Clinical Image | Published: 8 May 2024
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Perforation of Meckel’s diverticulum in two neonates with single umbilical artery

https://doi.org/10.1136/wjps-2024-000770

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Meckel’s diverticulum (MD) is the most common congenital anomaly of the gastrointestinal (GI) tract. The main clinical manifestation of MD in childhood is GI bleeding. However, symptomatic manifestation in the neonatal period is rare.1 Single umbilical artery (SUA) was first reported by Hyrtl in 1870.2 In recent years, SUA has been reported to be a marker for fetal congenital malformations, chromosomal abnormalities, premature birth, and low birth weight, which can lead to severe adverse outcomes. We hereby report two cases of MD perforation in neonates with SUA in the Yiwu Branch of Children’s Hospital, Zhejiang University School of Medicine.

Case 1 was a female neonate who was born at more than 31 weeks of gestation. Prenatal ultrasound (US) showed an ‘LV’ shape in the transverse section and a single spiral structure in the longitudinal section of the free segment of the fetal umbilical cord, which indicated SUA. Chromosome examination of the fetus was normal, and no obvious structural abnormalities were detected on prenatal US. On March 8, 2021, the infant was delivered by cesarean section for threatened premature labor and growth restriction, and was diagnosed with SUA during delivery. The neonate’s birth weight was 1010 g, and the Apgar score was 9’−10’/1–5 points. The neonate developed dyspnea 26 minutes after delivery and was admitted to the neonatal intensive care unit for neonatal respiratory distress syndrome. The next day, the newborn developed abdominal distension and progressively worsened. The abdominal radiograph obtained with the patient in the upright position showed a large amount of free gas in the abdominal cavity (figure 1), which indicated GI perforation. Case 2 was a male neonate who was born at more than 34 weeks of gestation. Prenatal US also indicated SUA. The neonate was delivered by cesarean section for premature rupture of membranes for 36 hours at another hospital on April 10, 2022, and was diagnosed with SUA during delivery. The neonate’s birth weight was 2090 g, and the Apgar score was 9’−10’/1–5 points. After breast feeding on the day of birth, the infant developed vomiting and bloating, and radiograph obtained with the patient in the upright position also indicated GI perforation. The infant was then transferred to our hospital.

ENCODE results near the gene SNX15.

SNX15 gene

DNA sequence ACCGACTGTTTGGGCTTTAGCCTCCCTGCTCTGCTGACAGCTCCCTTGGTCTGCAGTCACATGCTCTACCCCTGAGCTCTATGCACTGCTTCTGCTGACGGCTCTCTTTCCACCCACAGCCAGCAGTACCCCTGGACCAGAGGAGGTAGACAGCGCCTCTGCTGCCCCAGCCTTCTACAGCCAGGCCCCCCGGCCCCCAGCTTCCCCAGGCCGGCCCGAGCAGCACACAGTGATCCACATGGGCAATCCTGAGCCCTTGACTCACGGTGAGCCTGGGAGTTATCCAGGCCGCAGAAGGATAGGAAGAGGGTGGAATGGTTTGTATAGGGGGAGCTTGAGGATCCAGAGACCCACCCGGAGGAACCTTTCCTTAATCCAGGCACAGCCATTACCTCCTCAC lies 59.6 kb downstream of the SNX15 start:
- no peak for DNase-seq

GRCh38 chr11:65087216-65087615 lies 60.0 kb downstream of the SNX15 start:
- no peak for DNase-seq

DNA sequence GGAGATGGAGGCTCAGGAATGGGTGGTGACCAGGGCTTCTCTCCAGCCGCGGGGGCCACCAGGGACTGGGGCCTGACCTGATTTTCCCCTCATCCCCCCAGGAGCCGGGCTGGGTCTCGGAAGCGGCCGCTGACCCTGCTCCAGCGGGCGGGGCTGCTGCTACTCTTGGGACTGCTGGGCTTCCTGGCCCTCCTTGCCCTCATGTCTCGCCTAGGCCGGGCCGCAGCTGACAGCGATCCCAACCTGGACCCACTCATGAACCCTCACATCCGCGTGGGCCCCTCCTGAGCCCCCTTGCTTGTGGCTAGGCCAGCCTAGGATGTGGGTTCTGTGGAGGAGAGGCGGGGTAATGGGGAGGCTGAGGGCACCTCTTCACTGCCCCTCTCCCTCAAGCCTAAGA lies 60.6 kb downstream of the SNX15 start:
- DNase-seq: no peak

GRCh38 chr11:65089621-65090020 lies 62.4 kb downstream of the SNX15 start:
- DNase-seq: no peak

Figure 1
Figure 1

Abdominal radiograph of the female patient in the upright position.

Both neonates were fasted and treated with GI decompression, oxygen therapy, incubator, fluid replacement, anti-infective therapy, and preoperative preparations. Emergency laparotomy was performed in both neonates, which confirmed the presence of MD perforation. The diverticulum in both cases was located on the opposite side of the mesentery of the terminal ileum, approximately 20 cm and 25 cm from the ileocecal valve, respectively. The base width of the diverticula in both cases was approximately 0.6 cm and 0.8 cm, and the length was approximately 0.8 cm and 1.0 cm, respectively. The perforation in both cases was located at the top of the diverticulum, where the wall was blackened, collapsed, and necrotic, with a diameter of approximately 0.4 cm. In both cases, there was no obvious swelling at the base of the diverticulum. The surrounding intestinal tube was mildly adhered. There was no meconium-stained in the abdominal cavity and no extensive intestinal adhesions in either case (figure 2).